A recent publication in the Annals of Medicine has reported the fraudulent nature of the anti-human papillomavirus vaccine (HPV), as Gardasil and Cervarix. Key messages in the report of the researchers are lack of scientific evidence of HPV vaccines in the prevention of cervical cancer and the lack of assessment of risks to health.
This is not a big surprise, since no vaccine has ever been fully evaluated in humans to evaluate the long-term health risks. The HPV vaccines are no exception.
In 2002, the US Food and Drug Administration (FDA) said that HPV vaccines represent a special category of drugs intended primarily for prophylaxis against diseases to which an individual can never be exposed.
This, according to the FDA, places significant emphasis on the safety of HPV vaccines.
In other words, contrary to conventional pharmacological treatments aimed at diseases of existing target, in a preventive vaccination, a compromise in terms of effectiveness for the benefit of safety should not be seen as an unreasonable expectation.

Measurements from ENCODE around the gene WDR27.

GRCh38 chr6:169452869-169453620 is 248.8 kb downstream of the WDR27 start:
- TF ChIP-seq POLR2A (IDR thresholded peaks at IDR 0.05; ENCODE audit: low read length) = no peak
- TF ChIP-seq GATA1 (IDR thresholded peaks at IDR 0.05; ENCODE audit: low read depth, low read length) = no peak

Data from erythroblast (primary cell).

In addition, physicians are ethically obliged to provide a thorough explanation of the risks and benefits of the vaccine to their patients and, where applicable, a description of the alternative courses of treatment. This in turn allows patients to take a fully informed decision about vaccination.
The problem is, since the HPV vaccines are preventive, how to ensure safety because the doctors will never provide accurate explanations of the risks and benefits of the vaccine considered who do not know.
Doctors can only rely on the information packaged by manufacturers of vaccines and since pharmacokinetic effects on long-term human body studying the absorption, distribution, metabolism and ‘excretion of vaccines and their ingredients have never been examined or analyzed, a doctor can not fully inform patients of any benefit or risk.
In many countries, informed consent can be legally relevant if the risks were judged and benefits and have been explained alll’individuo. This includes adequate information on which patients may base their decision to accept or refuse a vaccine. In most cases, you have to have a complete explanation of the vaccine risks and side effects.
Surprisingly, the United States, there are no legal requirements for informed consent for vaccination. Such an omission leaves the door open to a failure to obtain informed consent. However, there are regulatory agencies such as the FDA, who have the power to ensure that vaccines are demonstrably safe and effective in reaching the market.
L ‘ Italian legal system by Law 28 March 2001 n. 145 ratified, or validated, the Convention on Human Rights and Biomedicine promulgated in Oviedo on 4 April 1997.
The Oviedo Convention devoted to the definition of consent Chapter II (Articles 5 to 9) in which establishes as a general rule that: